Chairman Inhofe, Ranking Member Jeffords, and Committee Members. I thank you for the opportunity to testify before your Environment and Public Works Committee. It is an honor and privilege to appear before you today.
I was greatly honored by my recess appointment by the President to serve on the Nuclear Regulatory Commission (NRC). After being sworn in on January 25, I’ve been busy, along with my fellow Commissioners, in the deliberations of the Commission.
Nuclear energy is a vital component of our nation’s energy portfolio, providing twenty percent of our nation’s electricity. Nuclear technologies are important to many other industries, and help to underpin our nation’s strong economy, quality of life, and standard of living. But nuclear energy and other nuclear technologies will be utilized only if safety, security, and environmental considerations are addressed to the satisfaction of the public.
The Commission has an important role with respect to the safety and security of our existing civilian nuclear plants and fuel cycle facilities. And if the utility industry proposes expansion of the nation’s nuclear energy production, the Commission must also play a vital role.
For both existing and any new plants and facilities, the Commission must evaluate current operations and new proposals with the goal of ensuring that each one provides adequate protection of public health and safety and the environment. In addition, new and existing plants and facilities must address the increased security concerns that are present in a post-9/11 world and we must be prepared to respond to any radiological emergency. In addition, the Congress and the American people must be kept informed of our activities.
In a similar fashion, the Commission regulates other civilian applications of nuclear technologies, with their widespread applications to medicine and other industries. Here again, the NRC has key responsibilities.
The challenging and crucial nature of the Commission’s decisions is vital on all these issues. I want to assure the Committee that I am committed to careful evaluation of the facts of each case on which I render a decision. I pledge to you that all decisions I make will be based on the existing laws and regulations and on the merits of each specific case.
I believe that my past experiences will be useful in my service on the Commission. My academic training in nuclear physics at Cal Tech, my three decades at Los Alamos National Laboratory, and my eight years on Senate staff have prepared me for this new role.
I’ve always viewed national security as a broad arena, to include our nation’s military, safety, economic, and environmental well-being. Within that definition, I contributed to a very wide range of national security interests throughout my service at Los Alamos and in the Senate. I view my service as a Commissioner as another opportunity to contribute to our nation’s security through the Commission’s specific focus on safety, security, and environmental impacts of civilian uses of nuclear technologies.
My experiences at Los Alamos provided many lessons relevant to this appointment. At the Laboratory, I managed and led large complex national security projects with critical deadlines and complex safety issues involving hundreds of scientists with budgets of multi-$100 million. I participated in programs at the highest classification levels and assisted in cleanup of environmental problems which arose from the legacy of nuclear technologies used in the past, before our current focus on future environmental impacts.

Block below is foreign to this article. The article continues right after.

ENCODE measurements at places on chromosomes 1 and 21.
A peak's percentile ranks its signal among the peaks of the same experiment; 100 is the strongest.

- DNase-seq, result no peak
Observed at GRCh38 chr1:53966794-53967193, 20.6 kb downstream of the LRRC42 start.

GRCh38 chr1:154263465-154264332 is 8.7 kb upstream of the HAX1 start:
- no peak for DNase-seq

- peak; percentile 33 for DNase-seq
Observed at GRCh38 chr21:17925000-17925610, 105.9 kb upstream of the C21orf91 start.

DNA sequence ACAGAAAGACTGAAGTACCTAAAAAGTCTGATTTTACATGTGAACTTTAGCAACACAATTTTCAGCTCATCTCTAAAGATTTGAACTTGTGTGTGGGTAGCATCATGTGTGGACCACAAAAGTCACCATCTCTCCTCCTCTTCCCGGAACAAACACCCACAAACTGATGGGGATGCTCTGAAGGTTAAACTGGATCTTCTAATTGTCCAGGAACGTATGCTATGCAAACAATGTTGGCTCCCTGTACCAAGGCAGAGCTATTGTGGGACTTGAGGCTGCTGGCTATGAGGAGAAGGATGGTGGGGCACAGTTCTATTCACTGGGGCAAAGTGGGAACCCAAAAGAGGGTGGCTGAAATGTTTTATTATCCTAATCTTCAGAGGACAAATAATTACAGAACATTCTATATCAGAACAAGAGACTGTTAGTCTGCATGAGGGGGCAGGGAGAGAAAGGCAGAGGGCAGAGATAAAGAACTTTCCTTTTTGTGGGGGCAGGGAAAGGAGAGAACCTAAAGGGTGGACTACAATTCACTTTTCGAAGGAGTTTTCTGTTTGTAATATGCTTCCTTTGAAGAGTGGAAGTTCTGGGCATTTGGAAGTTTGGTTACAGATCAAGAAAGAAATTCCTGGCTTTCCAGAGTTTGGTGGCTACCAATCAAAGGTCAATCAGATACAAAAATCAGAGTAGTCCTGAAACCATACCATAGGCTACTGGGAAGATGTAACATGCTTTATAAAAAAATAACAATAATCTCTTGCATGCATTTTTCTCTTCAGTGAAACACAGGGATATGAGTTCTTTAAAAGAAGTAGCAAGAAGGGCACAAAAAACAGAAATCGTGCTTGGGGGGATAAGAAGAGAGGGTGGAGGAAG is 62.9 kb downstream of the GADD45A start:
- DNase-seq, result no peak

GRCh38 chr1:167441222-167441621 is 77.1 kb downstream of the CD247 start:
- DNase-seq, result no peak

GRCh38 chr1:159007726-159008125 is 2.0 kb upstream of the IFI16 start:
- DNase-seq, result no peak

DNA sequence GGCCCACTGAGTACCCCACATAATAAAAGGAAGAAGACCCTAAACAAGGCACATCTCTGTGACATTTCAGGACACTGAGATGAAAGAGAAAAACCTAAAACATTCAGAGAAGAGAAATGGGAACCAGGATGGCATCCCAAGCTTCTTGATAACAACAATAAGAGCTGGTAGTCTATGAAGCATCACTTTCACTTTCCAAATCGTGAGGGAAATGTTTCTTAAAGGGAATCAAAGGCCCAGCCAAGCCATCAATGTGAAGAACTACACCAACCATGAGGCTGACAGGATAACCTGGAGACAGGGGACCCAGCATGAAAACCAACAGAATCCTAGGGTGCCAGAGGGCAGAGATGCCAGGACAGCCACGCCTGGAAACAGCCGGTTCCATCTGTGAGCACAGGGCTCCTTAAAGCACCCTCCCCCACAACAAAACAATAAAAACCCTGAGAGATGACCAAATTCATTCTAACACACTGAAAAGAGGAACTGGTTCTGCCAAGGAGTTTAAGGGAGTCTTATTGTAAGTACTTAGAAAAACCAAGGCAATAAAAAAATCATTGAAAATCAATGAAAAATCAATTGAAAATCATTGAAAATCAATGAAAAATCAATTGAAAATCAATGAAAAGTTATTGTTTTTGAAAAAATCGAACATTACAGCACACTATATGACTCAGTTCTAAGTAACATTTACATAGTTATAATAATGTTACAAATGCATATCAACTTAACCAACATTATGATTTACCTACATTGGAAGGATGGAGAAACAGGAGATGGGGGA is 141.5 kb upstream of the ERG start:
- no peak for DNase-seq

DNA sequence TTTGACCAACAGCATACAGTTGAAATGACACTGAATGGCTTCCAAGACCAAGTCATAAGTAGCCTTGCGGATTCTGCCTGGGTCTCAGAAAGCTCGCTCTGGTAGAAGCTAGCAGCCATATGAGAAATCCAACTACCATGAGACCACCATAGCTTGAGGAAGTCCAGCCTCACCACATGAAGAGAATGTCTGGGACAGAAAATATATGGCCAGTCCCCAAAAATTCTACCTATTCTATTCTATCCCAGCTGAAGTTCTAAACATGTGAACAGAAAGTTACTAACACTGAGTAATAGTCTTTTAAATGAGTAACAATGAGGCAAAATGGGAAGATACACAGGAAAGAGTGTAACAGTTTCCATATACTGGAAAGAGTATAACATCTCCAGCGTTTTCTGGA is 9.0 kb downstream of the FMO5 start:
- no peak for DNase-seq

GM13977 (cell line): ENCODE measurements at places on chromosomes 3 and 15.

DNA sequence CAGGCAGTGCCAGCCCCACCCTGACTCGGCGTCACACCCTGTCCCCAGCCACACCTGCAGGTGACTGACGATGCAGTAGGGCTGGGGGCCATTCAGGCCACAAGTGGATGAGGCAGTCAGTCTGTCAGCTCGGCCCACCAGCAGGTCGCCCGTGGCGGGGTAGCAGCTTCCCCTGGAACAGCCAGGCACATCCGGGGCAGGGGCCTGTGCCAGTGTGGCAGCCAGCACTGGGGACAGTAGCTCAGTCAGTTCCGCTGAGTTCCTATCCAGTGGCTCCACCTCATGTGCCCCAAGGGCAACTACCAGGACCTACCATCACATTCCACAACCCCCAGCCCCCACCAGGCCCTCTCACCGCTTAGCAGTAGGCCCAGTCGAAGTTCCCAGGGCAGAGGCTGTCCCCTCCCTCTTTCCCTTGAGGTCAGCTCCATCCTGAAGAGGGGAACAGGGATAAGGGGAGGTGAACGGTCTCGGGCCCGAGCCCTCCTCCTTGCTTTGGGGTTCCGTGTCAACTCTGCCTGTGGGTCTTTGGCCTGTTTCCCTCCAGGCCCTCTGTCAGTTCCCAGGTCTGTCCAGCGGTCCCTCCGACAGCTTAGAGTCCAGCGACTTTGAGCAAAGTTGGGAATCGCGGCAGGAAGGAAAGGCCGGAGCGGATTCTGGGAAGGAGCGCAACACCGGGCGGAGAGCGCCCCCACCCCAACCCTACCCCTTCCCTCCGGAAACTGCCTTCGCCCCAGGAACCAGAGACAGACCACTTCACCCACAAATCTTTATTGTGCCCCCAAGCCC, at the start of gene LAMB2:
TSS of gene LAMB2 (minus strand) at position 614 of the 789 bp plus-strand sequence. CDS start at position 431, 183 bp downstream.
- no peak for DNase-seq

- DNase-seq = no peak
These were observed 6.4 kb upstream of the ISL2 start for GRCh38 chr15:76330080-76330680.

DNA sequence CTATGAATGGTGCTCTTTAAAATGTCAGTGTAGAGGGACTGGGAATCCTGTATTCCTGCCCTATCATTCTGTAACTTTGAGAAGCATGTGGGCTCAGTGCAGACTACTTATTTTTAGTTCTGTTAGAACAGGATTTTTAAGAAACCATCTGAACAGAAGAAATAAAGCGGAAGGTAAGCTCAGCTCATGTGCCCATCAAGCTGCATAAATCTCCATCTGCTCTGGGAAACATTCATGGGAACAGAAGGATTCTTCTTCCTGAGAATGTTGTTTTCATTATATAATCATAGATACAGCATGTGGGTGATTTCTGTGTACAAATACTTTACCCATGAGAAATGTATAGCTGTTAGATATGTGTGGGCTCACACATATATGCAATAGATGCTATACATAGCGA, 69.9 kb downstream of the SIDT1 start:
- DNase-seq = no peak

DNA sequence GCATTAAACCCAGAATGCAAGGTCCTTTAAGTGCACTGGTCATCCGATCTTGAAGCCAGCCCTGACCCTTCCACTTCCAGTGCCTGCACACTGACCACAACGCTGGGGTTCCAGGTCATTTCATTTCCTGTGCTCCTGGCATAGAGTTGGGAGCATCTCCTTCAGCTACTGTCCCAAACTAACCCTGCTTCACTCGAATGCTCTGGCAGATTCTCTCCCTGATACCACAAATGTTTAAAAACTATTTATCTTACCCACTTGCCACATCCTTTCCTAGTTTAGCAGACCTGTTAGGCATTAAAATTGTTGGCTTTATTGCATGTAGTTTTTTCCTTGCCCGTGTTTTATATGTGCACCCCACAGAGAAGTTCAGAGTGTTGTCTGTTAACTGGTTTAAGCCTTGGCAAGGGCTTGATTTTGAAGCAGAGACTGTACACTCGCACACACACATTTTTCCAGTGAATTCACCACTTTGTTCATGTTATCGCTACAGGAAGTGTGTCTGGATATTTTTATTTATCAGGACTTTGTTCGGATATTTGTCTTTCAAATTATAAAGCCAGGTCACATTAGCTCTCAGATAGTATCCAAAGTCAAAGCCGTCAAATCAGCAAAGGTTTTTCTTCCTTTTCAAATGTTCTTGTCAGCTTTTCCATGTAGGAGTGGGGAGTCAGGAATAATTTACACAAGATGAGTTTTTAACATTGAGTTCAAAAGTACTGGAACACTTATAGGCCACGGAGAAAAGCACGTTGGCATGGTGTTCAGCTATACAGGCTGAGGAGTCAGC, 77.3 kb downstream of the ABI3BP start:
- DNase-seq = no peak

While in Los Alamos, I was first elected and then re-elected twice to serve a total of sixteen years on the Los Alamos School Board. While a local school board certainly does not make policy decisions rivaling the impact of those made by the Commission, that experience definitely broadened my appreciation for public service and provided further relevant management experiences.
During my time on Senate staff, I supported and witnessed policy deliberations on a wide range of civilian and military nuclear issues.
I will draw on this range of knowledge and experience as I discharge my responsibilities on the Commission.
In preparing this statement, I reviewed testimony provided by previous Commissioners at their confirmation hearings. I was struck by the statement from Kenneth Rogers in 1987 when he stated:
I am committed to the position that the NRC is an independent regulatory agency that must render its decisions on the basis of a publicly open record. It must promptly and vigorously enforce its regulations, which must themselves be established on the very best professionally recognized technical and factual basis. However, as a regulatory agency whose credibility with the public is vital, the NRC must maintain a distinct, perceptible distance from industry and a totally professional posture that recognizes that distance. It is very important in discharging that responsibility, that the Commission does so in a manner of openness and candor that clearly demonstrates to the public and its elected representatives that the Commission’s priorities and actions are assiduously directed to the successful fulfillment of that mission in an unbiased and firm manner.
This statement of Commissioner Rogers accurately describes my own commitment to those same values that he described so well eighteen years ago.
I look forward to future interactions with this Committee. I assure you that I stand ready to respond to any and all inquiries from this Committee and that I welcome guidance from this Committee in discharging my responsibilities.
I look forward to addressing your questions.
Thank you for the opportunity of testifying before your Committee.